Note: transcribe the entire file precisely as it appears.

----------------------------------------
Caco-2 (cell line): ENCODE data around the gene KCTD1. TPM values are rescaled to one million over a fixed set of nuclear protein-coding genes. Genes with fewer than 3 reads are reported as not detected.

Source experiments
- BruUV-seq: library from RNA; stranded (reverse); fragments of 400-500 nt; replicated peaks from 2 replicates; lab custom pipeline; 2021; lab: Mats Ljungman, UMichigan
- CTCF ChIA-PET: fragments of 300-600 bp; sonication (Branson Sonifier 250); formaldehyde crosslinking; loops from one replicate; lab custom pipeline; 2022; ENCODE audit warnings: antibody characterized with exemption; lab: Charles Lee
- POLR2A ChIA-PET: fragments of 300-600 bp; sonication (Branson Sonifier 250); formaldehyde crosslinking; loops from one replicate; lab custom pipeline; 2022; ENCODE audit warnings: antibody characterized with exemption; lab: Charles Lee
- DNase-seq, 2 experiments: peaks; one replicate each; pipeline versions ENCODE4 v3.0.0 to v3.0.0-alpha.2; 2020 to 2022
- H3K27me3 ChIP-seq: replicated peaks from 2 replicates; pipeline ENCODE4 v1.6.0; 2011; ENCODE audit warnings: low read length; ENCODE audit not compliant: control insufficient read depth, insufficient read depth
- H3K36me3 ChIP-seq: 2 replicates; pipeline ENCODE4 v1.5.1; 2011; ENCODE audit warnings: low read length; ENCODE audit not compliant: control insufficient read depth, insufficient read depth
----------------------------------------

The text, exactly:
Caco-2 (cell line): ENCODE data around the gene KCTD1. TPM values are rescaled to one million over a fixed set of nuclear protein-coding genes. Genes with fewer than 3 reads are reported as not detected.

Source experiments
- BruUV-seq: library from RNA; stranded (reverse); fragments of 400-500 nt; replicated peaks from 2 replicates; lab custom pipeline; 2021; lab: Mats Ljungman, UMichigan
- CTCF ChIA-PET: fragments of 300-600 bp; sonication (Branson Sonifier 250); formaldehyde crosslinking; loops from one replicate; lab custom pipeline; 2022; ENCODE audit warnings: antibody characterized with exemption; lab: Charles Lee
- POLR2A ChIA-PET: fragments of 300-600 bp; sonication (Branson Sonifier 250); formaldehyde crosslinking; loops from one replicate; lab custom pipeline; 2022; ENCODE audit warnings: antibody characterized with exemption; lab: Charles Lee
- DNase-seq, 2 experiments: peaks; one replicate each; pipeline versions ENCODE4 v3.0.0 to v3.0.0-alpha.2; 2020 to 2022
- H3K27me3 ChIP-seq: replicated peaks from 2 replicates; pipeline ENCODE4 v1.6.0; 2011; ENCODE audit warnings: low read length; ENCODE audit not compliant: control insufficient read depth, insufficient read depth
- H3K36me3 ChIP-seq: 2 replicates; pipeline ENCODE4 v1.5.1; 2011; ENCODE audit warnings: low read length; ENCODE audit not compliant: control insufficient read depth, insufficient read depth